Additionally, Monaco uses a concession system which means an operator must be granted a permit by the constitutional head of state, the Prince of Monaco. To monitor the aforementioned limitation, a player can only enter a casino in Monaco by tendering his/her valid ID proof (preferably a passport) which clearly displays the photo, age, residence and nationality of the player. Lastly, casinos in Monaco follow a uniform, strict dress code.
Meanwhile, on June 12th, 1987, the Gambling Act (numbered 1.103) was approved and established the Gambling Authority of Monaco (Service de Contrôle des Jeux). Today, gambling in Monaco is legally referred to the Law of 1856, the Law of 1863, the Act of 1987, the Law (numbered 1.261 – approved on December 23rd, 2002), the Penal Code, and the Code of Criminal Procedure.
Casino gambling is legal in Monaco – and ineffectively, casinos are licensed and regulated by the Gambling Authority. The principality makes use of a concession system instead of the broadly used license approval system. Nonetheless, there are five premium and exclusive casinos in Monaco. Admittedly, the number might not be impressive but they are more than enough in every sense.
Altogether, they offer more than 900 gaming machines and a figure close to 100 of European and American table games. There is a wide variety of both classifications of casino games readily available. The casinos are situated in or near a number of hotels with plenty luxe rooms, restaurants, bars, nightclubs, etc. Monaco, or Monte-Carlo to be precise, is one of the most lively destinations in the world. Gambling in Monaco is widely promoted and encouraged by the government and royal family as gambling contributes greatly to the principality’s economy.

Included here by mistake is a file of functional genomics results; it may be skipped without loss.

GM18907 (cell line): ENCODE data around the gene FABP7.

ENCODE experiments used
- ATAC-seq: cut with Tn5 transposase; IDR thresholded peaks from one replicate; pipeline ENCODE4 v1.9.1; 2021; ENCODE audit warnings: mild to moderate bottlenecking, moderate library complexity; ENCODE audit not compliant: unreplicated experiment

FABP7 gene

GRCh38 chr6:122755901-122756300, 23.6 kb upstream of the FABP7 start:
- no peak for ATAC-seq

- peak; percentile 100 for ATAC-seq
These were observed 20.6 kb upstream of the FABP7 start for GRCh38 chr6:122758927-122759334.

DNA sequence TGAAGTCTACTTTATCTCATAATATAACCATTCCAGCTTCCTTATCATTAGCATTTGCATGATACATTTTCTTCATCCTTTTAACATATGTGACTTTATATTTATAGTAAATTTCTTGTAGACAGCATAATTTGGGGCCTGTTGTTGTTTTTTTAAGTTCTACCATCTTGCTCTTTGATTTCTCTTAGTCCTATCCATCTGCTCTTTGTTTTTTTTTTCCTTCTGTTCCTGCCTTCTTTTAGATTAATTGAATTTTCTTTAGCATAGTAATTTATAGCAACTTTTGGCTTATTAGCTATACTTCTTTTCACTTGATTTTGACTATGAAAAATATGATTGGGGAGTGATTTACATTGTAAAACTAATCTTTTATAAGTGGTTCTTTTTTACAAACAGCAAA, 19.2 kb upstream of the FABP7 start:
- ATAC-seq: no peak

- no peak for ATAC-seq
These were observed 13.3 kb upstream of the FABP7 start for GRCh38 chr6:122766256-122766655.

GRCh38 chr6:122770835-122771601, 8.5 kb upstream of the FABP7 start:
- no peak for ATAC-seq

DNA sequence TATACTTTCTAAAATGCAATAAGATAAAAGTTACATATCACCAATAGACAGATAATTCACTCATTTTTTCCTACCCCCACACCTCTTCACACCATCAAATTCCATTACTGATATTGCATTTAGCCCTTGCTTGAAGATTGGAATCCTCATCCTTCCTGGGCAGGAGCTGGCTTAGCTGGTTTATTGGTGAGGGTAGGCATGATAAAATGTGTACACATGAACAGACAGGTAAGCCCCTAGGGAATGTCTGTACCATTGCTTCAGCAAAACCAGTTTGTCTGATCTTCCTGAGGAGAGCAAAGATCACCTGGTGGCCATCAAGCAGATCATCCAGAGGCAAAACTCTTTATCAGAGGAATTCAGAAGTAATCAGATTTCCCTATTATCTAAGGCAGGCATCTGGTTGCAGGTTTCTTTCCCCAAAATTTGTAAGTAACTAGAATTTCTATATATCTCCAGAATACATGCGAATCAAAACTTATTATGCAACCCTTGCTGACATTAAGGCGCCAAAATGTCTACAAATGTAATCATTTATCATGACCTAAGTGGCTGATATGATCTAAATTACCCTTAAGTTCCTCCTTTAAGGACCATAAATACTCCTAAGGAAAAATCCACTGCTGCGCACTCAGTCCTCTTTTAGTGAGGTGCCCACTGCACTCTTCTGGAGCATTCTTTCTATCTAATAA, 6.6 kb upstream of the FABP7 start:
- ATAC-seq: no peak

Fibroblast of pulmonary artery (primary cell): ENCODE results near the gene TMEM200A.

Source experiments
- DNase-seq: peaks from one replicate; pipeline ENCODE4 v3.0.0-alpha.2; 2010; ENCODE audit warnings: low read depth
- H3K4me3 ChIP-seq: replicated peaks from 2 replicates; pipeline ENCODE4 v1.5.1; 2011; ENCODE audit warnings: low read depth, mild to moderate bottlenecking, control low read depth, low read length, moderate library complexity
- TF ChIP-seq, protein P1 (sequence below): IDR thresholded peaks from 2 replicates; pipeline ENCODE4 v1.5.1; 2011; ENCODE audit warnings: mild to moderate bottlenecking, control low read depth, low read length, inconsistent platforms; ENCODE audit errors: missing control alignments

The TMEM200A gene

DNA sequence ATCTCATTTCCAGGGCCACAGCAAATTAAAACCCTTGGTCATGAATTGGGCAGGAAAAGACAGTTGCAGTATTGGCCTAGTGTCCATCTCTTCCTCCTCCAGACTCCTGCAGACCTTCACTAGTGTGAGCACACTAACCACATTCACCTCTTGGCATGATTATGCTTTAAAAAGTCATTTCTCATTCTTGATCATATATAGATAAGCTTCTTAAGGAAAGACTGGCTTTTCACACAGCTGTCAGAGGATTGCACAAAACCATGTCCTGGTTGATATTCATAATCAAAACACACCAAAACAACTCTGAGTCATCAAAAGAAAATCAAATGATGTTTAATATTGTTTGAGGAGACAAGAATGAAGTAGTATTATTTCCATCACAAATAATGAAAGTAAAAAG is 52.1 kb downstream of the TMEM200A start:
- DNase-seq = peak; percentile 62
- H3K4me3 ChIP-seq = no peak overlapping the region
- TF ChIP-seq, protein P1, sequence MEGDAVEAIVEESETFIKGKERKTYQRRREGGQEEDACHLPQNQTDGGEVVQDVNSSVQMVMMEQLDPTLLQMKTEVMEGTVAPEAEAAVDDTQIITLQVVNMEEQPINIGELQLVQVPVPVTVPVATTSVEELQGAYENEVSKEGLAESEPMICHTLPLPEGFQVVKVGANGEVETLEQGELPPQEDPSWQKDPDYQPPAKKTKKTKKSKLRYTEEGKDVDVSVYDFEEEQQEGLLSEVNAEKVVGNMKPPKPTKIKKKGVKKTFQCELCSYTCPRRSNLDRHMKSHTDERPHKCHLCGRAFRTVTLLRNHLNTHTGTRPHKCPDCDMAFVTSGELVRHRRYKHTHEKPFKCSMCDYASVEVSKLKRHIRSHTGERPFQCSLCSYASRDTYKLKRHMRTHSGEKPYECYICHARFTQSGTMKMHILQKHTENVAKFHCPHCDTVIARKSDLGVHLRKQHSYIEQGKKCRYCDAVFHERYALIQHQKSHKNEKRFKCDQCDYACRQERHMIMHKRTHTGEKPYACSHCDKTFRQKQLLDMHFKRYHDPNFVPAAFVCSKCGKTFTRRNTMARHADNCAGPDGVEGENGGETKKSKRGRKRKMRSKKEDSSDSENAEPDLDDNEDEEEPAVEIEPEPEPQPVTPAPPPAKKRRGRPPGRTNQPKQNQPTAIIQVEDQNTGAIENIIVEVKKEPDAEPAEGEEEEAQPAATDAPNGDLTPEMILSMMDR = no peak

Nonetheless, Monaco’s four biggest casinos are ancient (the last two are more contemporary). And although they are renovated and equipped frequently, it seems gambling is completely monopolized in Monaco. The exceptional casino is fresh but relatively small and very unpopular. This is because gambling is more business than entertainment for Monaco’s administration.
Lastly, the Principality of Monaco is a destination with many attractions. With or without considering the luxe casinos, visiting Monaco is never a bad idea. The citizens spend EUR and speak French – although a good percentage of the Monegasques speak Monégasque, Italian, Occitan, English, Russian, Chinese, Japanese, and German. With so many features to love, Monaco is one or the most tourist-friendly territories on the planet.
Four out of the five casinos in Monaco are situated in Monte Carlo, which is the principality’s most populated administrative area. The last casino is situated in the municipality of Larvotto. (Therefore, the capital city of Monaco, which is also Monaco, have zero casinos.) All these five casinos offer almost 1000 gaming machines and around 100 table games.